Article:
January 2020 Commentary Long-term BondsSubmitted by Mark Smith-Windsor Investment Advisor on January 9th, 2020
The beginning of a decade is about the time people make predictions for the next 10 years. I haven’t a clue what will happen, nobody does. What I do believe is that the next 10 years will not be the same as the last 10. We just don’t know in what way. The military actions last week highlight this.
I’d like to discuss a commonly owned investment that I believe over time will prove to be injurious to your wealth. That is long term government bonds. At one time people purchased government bonds for safety and the yield which provided income that reduced the volatility of your portfolio. Now the yield is immaterial so one is purchasing them for capital appreciation. Let’s go over how this works. An individual who purchases a bond and holds it to maturity will earn a fixed rate provided the bond doesn’t default. The current yield maturity on a 30 year Government of Canada is 1.7%. That means the most you can make is 1.7% per year over 30 years. Not very appetizing.
Now there is a way one can make more than the 1.7%, and that is if the already low rates go even lower, or negative like they have in Europe. If you own a bond yielding 1.7%, and all of a sudden people are willing to buy bonds with a 1% yield, people will pay more for your bond you currently own. This increase in value of the bonds as rates go lower has been driving capital appreciation in bonds over the past number of years. But the fact remains if you hold until maturity you will not earn more than the yield you purchased them for.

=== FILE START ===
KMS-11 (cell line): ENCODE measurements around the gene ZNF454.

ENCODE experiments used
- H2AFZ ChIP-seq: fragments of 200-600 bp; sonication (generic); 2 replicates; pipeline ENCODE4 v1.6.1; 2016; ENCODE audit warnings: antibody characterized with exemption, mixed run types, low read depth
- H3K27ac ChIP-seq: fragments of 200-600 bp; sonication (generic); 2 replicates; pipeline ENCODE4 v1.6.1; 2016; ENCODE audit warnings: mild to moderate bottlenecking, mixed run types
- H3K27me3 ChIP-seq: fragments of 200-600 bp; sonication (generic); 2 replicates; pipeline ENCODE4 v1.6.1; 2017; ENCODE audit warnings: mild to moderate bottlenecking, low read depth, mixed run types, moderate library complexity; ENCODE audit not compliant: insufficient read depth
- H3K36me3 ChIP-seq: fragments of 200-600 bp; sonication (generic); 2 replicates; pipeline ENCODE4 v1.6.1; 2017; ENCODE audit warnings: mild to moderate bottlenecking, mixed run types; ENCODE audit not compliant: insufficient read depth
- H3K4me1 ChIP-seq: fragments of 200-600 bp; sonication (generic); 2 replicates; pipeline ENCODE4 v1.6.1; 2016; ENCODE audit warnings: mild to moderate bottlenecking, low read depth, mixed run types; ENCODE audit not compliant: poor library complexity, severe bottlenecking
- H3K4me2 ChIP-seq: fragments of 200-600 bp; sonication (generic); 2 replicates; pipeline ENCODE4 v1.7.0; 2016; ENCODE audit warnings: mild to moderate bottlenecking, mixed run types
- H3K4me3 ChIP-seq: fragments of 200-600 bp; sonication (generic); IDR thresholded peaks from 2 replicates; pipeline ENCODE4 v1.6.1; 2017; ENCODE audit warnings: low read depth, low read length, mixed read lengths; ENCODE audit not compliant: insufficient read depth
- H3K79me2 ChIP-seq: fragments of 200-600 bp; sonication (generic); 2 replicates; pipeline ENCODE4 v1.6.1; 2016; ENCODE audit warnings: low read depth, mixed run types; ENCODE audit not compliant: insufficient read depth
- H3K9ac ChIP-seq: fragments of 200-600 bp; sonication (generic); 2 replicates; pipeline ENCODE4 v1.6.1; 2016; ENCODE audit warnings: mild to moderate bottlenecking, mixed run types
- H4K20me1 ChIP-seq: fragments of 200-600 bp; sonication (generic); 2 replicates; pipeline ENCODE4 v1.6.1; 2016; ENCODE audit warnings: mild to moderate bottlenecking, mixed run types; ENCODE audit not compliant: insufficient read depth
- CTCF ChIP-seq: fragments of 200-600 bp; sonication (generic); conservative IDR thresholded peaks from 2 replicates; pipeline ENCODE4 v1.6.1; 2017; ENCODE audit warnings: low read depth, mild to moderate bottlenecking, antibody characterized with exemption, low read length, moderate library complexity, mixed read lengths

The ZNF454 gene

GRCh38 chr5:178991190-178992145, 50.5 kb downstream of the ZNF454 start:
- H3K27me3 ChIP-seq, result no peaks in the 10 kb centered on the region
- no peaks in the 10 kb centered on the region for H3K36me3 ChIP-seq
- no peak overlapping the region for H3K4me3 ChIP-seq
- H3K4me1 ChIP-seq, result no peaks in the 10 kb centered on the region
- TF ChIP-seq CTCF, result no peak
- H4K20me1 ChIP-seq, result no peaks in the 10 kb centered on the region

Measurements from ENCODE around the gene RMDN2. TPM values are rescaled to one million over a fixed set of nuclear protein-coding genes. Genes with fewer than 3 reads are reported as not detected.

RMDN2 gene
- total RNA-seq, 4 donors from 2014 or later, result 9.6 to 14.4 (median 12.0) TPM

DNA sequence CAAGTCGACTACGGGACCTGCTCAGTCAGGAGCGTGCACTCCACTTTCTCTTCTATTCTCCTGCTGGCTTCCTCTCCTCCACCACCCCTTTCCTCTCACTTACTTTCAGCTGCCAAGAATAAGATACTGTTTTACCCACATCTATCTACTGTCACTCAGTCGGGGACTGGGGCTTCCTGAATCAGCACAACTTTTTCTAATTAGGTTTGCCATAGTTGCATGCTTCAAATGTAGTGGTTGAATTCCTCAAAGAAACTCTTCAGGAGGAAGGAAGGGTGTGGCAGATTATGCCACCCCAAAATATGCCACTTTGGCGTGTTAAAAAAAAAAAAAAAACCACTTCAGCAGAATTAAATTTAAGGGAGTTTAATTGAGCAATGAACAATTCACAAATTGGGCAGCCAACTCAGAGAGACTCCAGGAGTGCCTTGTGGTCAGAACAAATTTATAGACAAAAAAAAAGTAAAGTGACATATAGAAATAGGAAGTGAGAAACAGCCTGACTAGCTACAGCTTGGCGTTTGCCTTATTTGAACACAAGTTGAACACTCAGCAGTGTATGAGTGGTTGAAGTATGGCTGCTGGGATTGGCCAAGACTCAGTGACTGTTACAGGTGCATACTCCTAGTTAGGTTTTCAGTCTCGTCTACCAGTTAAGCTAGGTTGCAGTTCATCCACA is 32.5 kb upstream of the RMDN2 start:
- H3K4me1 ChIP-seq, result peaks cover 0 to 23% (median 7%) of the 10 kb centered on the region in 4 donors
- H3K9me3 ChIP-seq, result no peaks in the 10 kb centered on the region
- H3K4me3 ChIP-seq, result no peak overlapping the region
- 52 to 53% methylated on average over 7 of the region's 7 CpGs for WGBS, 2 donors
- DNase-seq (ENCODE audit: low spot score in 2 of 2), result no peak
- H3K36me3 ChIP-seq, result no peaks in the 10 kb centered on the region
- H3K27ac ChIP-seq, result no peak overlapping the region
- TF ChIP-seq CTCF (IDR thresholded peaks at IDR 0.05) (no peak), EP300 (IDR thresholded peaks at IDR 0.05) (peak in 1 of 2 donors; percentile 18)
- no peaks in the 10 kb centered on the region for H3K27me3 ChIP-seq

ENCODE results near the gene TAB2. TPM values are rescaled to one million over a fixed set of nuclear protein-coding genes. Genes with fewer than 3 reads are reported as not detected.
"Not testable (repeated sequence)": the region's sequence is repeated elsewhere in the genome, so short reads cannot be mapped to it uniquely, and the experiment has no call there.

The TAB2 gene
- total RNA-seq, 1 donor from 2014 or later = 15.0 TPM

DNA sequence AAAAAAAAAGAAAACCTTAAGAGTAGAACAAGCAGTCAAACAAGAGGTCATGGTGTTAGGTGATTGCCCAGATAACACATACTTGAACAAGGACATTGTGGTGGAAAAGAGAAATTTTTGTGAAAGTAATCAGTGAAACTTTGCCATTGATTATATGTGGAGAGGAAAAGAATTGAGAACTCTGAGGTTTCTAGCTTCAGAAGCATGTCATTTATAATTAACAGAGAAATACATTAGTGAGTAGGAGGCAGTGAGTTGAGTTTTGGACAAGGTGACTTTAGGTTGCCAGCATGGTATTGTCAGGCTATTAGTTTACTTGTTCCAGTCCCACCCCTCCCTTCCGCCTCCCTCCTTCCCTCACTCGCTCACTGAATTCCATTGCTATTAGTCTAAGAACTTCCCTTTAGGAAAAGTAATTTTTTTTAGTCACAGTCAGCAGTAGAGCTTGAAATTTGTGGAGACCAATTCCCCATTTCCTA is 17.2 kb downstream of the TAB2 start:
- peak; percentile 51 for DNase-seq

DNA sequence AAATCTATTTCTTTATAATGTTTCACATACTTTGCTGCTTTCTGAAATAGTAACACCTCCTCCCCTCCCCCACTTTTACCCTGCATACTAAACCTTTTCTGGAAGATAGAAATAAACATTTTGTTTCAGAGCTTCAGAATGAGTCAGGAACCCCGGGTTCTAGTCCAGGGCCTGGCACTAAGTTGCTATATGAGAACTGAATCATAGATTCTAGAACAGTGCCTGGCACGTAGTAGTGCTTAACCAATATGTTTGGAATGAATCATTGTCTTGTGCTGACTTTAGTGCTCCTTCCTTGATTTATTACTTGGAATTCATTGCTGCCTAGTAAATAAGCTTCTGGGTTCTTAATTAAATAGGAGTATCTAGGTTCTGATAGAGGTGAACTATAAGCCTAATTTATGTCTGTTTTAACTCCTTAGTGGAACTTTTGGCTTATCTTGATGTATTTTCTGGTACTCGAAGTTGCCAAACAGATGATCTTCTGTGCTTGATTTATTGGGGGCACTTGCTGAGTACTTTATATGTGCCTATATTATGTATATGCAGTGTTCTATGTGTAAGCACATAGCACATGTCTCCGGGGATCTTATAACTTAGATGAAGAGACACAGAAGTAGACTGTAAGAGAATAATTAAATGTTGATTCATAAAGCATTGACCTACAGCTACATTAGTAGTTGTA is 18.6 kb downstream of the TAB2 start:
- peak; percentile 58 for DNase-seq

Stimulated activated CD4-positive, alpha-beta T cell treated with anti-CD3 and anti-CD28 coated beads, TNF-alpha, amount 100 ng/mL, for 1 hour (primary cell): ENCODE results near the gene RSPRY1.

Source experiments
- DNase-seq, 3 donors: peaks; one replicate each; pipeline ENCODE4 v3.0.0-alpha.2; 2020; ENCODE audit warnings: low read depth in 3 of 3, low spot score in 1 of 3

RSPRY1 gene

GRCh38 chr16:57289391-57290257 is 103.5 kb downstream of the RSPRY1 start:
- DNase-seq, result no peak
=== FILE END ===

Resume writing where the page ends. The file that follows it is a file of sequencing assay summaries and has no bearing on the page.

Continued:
Now the opposite is also true. If interest rates were to rise, the price of the bonds you own would fall as people wouldn’t be willing to pay as much for the low yielding bonds you owned. For example, if rates on a 30 year Government of Canada bond were to rise to 2.5%, the value of the bond would fall by approximately 17%.
Now I can’t predict interest rates and I can’t predict what will happen in the next 30 years, so I think the best strategy is to look at the current yield as a base case. The 1.7% yield is a pre-tax number, and a pre-inflation number. So the average person might have a marginal tax rate of 38.5%, and inflation is currently around 2%
|Bond yield||After tax yield (Assuming a 38.5% tax rate)||After taxes and inflation|
If taxes and inflation stayed the same over a 30 year period you can expect to lose 25% of your money after taxes and inflation.
The Bank of Canada posts a handy inflation calculator which you can use to look at the decline in purchasing power over time.
This is essentially the great challenge of investing in today’s environment. There aren’t many really safe ways of making money. You need to take on some risk. And by taking on some risk, there is the chance of loss. In my view it in the long run it is safer to take some chances, than lock in an almost certain loss over time.
That said there are always opportunities. For yield, preferred shares currently yield about 5% and are taxed more favorably than bonds. Most blue chip stocks in Canada pay out higher dividends than government bonds. And I’m going to go out on a limb and say oil stocks are cheap, and have reasonable risk reward from current levels.
Happy New Year, I hope everyone has a great 2020.
As always I am available for any questions, financial or otherwise, at 306-385-6261 or by email email@example.com